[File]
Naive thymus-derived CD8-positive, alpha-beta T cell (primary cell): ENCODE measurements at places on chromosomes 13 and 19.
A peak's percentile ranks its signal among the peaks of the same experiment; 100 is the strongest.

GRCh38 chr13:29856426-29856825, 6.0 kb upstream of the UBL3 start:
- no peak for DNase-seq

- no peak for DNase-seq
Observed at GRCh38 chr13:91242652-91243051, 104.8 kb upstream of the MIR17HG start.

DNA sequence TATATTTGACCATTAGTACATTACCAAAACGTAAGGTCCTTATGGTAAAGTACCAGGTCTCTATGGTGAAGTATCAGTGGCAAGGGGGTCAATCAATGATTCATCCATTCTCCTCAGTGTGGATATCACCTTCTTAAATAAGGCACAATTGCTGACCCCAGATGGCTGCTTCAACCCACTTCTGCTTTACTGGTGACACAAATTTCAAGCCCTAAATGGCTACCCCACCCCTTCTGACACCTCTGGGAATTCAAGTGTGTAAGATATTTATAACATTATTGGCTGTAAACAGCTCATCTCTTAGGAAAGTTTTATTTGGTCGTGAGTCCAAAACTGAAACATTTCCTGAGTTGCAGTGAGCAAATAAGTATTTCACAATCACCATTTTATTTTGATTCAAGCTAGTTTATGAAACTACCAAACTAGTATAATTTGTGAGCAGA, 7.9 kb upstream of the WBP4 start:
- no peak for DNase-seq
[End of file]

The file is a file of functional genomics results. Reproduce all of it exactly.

Naive thymus-derived CD8-positive, alpha-beta T cell (primary cell): ENCODE measurements at places on chromosomes 13 and 19.
A peak's percentile ranks its signal among the peaks of the same experiment; 100 is the strongest.

GRCh38 chr13:29856426-29856825, 6.0 kb upstream of the UBL3 start:
- no peak for DNase-seq

- no peak for DNase-seq
Observed at GRCh38 chr13:91242652-91243051, 104.8 kb upstream of the MIR17HG start.

DNA sequence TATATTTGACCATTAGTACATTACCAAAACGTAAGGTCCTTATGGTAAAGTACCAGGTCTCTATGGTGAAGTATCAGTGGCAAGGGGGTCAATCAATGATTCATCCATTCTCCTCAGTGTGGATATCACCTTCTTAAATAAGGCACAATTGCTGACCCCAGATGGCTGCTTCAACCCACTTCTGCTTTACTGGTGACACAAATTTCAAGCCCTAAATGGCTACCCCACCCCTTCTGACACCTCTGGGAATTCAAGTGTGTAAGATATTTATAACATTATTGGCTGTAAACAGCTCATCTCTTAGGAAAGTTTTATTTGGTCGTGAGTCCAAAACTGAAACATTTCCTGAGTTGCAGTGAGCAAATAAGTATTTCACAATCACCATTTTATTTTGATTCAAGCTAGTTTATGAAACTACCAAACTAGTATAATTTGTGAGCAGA, 7.9 kb upstream of the WBP4 start:
- no peak for DNase-seq